Was she a patient at the hospital? No.
Was there any evidence of her death? No. No obit or death notice could be found.
Did she have any parents to talk to? No.
Do we just take Manti Teo’s word for everything? Evidently, yes.
Was Sports Illustrated more interested in printing a hot-selling cover story than practicing actual journalism? Sadly, it appears the answer is yes.
Now, the Manti Te’o Dead Girlfriend Hoax is all the rage in the mass media – especially sports talk radio — and objective, dispassionate, challenging journalism is still nowhere to be found. There’s a lot of blather back and forth about whether Manti is a victim of the hoax or whether he was complicit. But the real questions – the ones that could lead to real answers – are not asked.
Notre Dame officials insist Te’o is a victim. The school maintains that someone using a fictitious name “apparently ingratiated herself with Manti and then conspired with others to lead him to believe she had tragically died of leukemia.” But if Manti is the victim of a hoax, then what did the hoaxers hope to gain by their scam? There’s no indication that “Lennay Kekua” ever asked Manti for money or gifts – or anything? What was in it for them to work so hard for three years?
If Manti is the victim of a hoax, then is the woman who pretended to be “Lennay Kekua” such a great actress that she could – over the course of three long years – manage to act as though she was in a car accident, suffering from Leukemia, and going through the rigors of chemotherapy – sometimes for as long as eight hours on the phone at a time? Is this the least bit plausible?
And is anyone asking why, for three years, Notre Dame’s big man on campus, the star players and captain of its football team, would prefer the company of a woman he could only communicate with via the phone to the many, many lovely, available coeds on the South Bend campus?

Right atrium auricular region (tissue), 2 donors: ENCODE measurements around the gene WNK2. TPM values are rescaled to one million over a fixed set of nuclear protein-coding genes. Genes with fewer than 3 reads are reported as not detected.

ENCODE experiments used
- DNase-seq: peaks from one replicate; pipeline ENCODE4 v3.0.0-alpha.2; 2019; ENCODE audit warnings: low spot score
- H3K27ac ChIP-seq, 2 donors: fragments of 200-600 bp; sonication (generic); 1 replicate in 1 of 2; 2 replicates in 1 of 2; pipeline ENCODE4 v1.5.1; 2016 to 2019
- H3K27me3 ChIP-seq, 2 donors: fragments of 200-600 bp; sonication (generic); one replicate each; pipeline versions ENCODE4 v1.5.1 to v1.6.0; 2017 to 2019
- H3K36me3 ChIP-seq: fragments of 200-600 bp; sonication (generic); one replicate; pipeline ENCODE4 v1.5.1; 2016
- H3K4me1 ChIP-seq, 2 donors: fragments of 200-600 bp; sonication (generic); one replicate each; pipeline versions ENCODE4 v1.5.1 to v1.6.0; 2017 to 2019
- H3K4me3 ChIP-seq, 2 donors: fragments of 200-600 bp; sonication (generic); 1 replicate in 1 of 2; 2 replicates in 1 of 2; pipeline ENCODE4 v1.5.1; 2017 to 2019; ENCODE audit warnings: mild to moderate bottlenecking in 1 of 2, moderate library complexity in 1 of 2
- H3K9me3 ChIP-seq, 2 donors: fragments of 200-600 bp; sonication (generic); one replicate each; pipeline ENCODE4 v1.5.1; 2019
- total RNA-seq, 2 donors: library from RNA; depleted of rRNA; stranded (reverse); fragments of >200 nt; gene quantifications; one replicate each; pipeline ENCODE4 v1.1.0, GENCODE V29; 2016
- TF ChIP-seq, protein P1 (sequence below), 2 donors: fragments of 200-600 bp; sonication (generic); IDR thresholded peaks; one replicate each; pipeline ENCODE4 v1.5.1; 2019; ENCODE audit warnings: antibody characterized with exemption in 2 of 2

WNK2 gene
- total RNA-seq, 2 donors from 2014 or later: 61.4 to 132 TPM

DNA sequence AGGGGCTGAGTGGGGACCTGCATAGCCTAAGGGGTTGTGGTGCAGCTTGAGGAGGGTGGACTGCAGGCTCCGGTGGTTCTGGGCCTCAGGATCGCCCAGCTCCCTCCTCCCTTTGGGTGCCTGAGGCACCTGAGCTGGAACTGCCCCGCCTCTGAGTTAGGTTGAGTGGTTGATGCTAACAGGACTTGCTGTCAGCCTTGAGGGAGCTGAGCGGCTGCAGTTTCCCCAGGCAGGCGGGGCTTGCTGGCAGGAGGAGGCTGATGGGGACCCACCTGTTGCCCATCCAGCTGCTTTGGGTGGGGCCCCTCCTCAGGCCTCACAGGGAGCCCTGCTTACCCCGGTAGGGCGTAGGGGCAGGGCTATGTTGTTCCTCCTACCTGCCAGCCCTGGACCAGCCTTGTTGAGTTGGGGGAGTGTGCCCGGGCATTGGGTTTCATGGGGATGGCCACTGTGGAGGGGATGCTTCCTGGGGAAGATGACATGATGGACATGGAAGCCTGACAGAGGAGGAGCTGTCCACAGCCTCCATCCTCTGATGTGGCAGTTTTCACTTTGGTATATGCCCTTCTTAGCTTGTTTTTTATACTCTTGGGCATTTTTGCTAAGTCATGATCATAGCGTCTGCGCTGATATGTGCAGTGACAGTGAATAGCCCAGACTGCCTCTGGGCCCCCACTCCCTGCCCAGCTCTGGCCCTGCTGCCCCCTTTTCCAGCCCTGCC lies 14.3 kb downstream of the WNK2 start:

Did Manti ever ask to Skype with “Lennay Kekua”? What young couple today doesn’t Skype or iChat?
Te’o released a statement saying, “over an extended period of time, I developed an emotional relationship with a woman I met online.” But a story in the South Bend Tribune said the two met after Notre Dame’s 2009 game against Stanford, where she was allegedly a student.
Those apologists who say that Manti was not involved in the hoax cannot explain this 2009 meeting. And Jeremy Schaap, the ESPN reporter who just interviewed Te’o off-camera, got no traction on this inconsistency. According to USA Today, “Te’o admitted that he led his father to believe he had physically met Kekua, although he repeatedly denied to ESPN that any meeting had happened. It was Brian Te’o, Manti’s father, who largely supplied the information for an October article in the South Bend (Ind.) Tribune that chronicled the relationship.”
According to the South Bend Tribune: “Their stares got pleasantly tangled, then Manti Te’o extended his hand to the stranger with a warm smile and soulful eyes.”
Manti “led his father to believe he had physically met Kekua”. So, Manti lied to his dad, right? How is that not participating in the hoax?
Manti’s father went his son one – or several times – better by telling the South Bend Tribune in October 2012, “Every once in a while, she would travel to Hawaii, and that happened to be the time Manti was home, so he would meet with her there.”
You’ll hear a lot more about this story in the coming weeks and months. Hopefully, some real journalists will get on it and the truth will out.
But something tells me that Manti Te’o is not the victim here. His hoax story is full of more holes than the Irish defense against Alabama.
The American public is the victim.
The victim of shoddy journalism.